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Florida military bases could lose up to $177 million to Trump’s border wall

The president’s plan to divert money from military construction to the southern border could cost MacDill Air Force Base $3.5 million.
LUIS SANTANA | Times A-10 Warthog jets from the 122nd Fighter Wing of the Indiana Air National Guard taxis out of Macdill Air Force Base in Tampa. Increased jet noise and activity surrounding the base are from several jets that are being hosted at Macdill Air Force Base on Dec. 6, 2018. President Donald Trump has declared a national emergency and plans to divert $3.6 billion from military construction to the southern border for a barrier. A $3 million project at MacDill is one of many that could be cut.
Published Feb. 18

President Donald Trump will pay for his much coveted wall at the southern border in part by taking $3.6 billion from military projects across the country and the world.

The decision means Florida bases could lose up to $177 million for planned construction, more than all but eight other states, according to a list of eligible projects compiled by the House Appropriations Committee and provided to the Tampa Bay Times.

Rep. Debbie Wasserman Schultz, chair of the influential Military Construction, Veterans Affairs, and Related Agencies subcommittee, said the move is an indication that Trump feels the wall “is a higher priority than these projects.”

Among the projects in jeopardy are $3.1 million to relocate KC-135 Stratotanker pilot flight simulators to MacDill Air Force Base. The KC-135 are refueling planes “critical to the joint warfighter and our allies,” Gen. Carlton D. Everhart said in a June 2018 press release, and the simulators would allow pilots to experience realistic training of these aircrafts and practice emergency protocol.

Other projects that could lose funding include: $83 million for Littoral Combat Ship support facility and $29 million for Littoral Combat Ship operational training facility at Mayport Naval Base in Jacksonville, and $35 million for a F-35A training center and $28 million for a F-35A student dormitory at Eglin Air Force Base in Okaloosa County.

On Friday, Trump declared a national emergency at the southern border and announced he would divert funding from other government operations to build a wall along a section of the border. The declaration came after the House and Senate reached an agreement on a spending deal to avoid another government shutdown that included $1.4 million for new fencing — but not a wall — between the United States and Mexico.

Trump had originally sought $5.7 billion for enhanced border barriers and “the wall.”

The declaration of a national emergency is already facing a legal challenge, which Trump said Friday he expects to win at the Supreme Court. Critics said Trump didn’t help his case when he acknowledged: "I could do the wall over a longer period of time. I didn’t need to do this, but I’d rather do it much faster.”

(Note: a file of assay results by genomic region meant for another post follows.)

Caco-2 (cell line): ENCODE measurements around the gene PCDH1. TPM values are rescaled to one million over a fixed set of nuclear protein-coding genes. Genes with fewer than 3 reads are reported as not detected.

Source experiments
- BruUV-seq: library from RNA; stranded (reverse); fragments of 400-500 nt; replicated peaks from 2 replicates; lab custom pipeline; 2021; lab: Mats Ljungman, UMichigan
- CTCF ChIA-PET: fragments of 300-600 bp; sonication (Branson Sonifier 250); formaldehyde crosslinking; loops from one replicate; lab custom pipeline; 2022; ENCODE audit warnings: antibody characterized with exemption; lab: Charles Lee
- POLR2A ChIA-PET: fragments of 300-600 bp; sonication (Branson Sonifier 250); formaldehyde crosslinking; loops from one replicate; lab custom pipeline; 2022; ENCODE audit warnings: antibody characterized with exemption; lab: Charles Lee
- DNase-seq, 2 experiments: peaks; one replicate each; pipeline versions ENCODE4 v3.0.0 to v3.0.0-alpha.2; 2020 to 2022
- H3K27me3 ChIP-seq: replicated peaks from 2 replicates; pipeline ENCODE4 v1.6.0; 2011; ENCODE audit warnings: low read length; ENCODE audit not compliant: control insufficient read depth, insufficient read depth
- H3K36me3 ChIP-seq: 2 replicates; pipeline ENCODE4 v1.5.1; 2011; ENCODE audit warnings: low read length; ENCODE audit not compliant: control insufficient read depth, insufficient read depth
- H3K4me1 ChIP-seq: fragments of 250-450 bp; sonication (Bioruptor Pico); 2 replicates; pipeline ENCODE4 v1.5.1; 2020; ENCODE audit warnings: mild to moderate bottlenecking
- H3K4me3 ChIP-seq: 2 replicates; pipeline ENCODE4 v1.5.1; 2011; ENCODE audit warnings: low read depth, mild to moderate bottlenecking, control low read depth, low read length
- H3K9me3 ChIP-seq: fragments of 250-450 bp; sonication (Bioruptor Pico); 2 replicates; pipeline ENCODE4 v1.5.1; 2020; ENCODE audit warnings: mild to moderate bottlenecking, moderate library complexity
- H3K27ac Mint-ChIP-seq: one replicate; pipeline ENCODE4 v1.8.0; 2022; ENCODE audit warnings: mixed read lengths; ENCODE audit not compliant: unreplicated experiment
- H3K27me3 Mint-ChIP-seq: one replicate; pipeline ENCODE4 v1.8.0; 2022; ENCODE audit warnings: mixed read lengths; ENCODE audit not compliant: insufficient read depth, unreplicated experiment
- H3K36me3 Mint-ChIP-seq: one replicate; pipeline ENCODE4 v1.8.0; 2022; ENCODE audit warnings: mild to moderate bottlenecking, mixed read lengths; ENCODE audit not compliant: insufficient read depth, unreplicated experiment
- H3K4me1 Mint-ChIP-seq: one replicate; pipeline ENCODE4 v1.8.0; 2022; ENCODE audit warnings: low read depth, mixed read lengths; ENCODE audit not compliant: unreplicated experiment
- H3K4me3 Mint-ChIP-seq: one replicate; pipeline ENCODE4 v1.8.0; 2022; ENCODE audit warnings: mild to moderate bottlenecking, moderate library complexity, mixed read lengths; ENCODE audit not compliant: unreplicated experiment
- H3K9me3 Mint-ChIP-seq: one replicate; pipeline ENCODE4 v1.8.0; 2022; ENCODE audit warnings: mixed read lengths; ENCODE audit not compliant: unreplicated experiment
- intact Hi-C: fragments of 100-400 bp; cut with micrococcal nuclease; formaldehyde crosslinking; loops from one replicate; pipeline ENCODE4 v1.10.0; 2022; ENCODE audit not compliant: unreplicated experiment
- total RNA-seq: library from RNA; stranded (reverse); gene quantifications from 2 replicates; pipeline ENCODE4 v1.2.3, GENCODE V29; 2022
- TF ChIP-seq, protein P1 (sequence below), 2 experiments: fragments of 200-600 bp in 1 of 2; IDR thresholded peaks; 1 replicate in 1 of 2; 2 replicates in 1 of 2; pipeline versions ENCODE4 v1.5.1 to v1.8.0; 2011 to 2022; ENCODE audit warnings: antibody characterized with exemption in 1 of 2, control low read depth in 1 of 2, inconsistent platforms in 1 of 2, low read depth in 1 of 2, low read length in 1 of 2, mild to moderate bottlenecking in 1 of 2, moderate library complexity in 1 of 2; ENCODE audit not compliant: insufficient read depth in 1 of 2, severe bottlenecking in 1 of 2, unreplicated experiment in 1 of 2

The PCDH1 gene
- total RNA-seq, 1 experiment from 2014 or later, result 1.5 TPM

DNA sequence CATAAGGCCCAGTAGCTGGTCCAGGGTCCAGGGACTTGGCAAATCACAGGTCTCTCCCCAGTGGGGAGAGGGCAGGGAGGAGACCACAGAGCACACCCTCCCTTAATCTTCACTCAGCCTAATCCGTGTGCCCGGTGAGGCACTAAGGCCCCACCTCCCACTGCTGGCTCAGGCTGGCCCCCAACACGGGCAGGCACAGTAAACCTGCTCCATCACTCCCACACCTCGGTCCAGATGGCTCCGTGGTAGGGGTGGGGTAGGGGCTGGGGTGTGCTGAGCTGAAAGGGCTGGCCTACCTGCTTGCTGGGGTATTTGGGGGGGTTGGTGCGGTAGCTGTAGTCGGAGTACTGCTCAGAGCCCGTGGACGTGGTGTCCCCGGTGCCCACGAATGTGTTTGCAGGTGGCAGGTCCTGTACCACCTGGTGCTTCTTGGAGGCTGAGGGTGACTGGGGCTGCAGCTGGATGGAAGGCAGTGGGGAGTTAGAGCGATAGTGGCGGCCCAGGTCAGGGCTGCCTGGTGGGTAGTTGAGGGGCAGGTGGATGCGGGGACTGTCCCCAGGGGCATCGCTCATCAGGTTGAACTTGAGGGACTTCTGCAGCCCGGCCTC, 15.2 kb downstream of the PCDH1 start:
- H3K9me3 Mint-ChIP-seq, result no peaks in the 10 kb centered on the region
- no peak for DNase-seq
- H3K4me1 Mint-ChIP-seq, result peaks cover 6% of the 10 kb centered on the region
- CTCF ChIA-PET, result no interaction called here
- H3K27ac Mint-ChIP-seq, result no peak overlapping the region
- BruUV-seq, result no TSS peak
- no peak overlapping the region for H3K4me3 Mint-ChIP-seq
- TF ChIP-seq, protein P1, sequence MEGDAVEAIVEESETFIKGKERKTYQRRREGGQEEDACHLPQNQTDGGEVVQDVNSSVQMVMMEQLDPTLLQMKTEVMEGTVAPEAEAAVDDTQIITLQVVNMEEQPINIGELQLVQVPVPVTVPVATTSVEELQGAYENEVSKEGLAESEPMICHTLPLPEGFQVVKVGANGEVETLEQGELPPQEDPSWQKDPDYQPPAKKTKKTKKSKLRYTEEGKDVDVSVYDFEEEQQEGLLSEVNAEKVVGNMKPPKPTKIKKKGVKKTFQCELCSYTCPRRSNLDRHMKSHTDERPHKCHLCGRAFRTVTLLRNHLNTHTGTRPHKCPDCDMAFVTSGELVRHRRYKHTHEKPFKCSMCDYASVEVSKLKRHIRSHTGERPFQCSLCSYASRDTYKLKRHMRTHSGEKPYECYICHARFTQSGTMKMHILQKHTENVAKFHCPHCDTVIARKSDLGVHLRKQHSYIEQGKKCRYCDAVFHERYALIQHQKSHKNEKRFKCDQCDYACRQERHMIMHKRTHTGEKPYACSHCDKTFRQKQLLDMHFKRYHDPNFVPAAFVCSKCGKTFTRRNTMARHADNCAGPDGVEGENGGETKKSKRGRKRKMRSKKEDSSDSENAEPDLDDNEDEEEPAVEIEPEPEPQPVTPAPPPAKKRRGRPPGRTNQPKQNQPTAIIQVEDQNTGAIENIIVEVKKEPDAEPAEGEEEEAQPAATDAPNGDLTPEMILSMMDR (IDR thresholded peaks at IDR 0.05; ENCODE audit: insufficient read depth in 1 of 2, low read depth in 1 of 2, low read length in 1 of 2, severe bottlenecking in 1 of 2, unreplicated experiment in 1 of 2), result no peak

To pay for his wall, Trump would also use $601 million from the Treasury Forfeiture Fund and up to $2.5 billion under the Department of Defense funds transferred for support for counter-drug activities. Those two sources would be used before military construction funds are diverted, the White House said.

Trump’s vision for the wall already has been substantially scaled down since his campaign for the White House, when it was to be built of concrete and span the length of the 1,900-mile border and be paid for by Mexico. Now, he’s looking to build “steel slats” along about half of the 1,900-mile stretch, relying on natural barriers for the rest. Previous administrations constructed over 650 miles of barriers.

The White House said Trump would not try to redirect federal disaster aid to the wall, including future expected funding to aid victims of Hurricane Michael, a proposal they had considered but rejected over fears of a political blowback.

The administration had not decided which military construction projects are slated to be stripped of their funding. Congress had set aside about $10 billion for base projects, and $3.6 billion of that will instead go to the border.

Chris Hartline, a spokesman for Florida Sen. Rick Scott, said “there are no major projects at MacDill or housing projects at any Florida base potentially impacted by the President’s national emergency declaration.” Scott, a Republican, supported Trump’s unilateral action to heighten security at the border.

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Scott “will work with the Administration to ensure Florida’s bases receive all the resources they need to support the men and women of our armed forces that risk their lives to keep us safe,” Hartline said.

But the potential delays to the relocation of the KC-135 to MacDill could affect the Air Force’s flight readiness, according to the office of U.S. Rep. Kathy Castor, a Democrat representing the South Tampa base.

“I am furious,” Castor said. "It is wrong for President Trump to steal funds that are used to support America’s military service members.”

The Associated Press contributed to this report.


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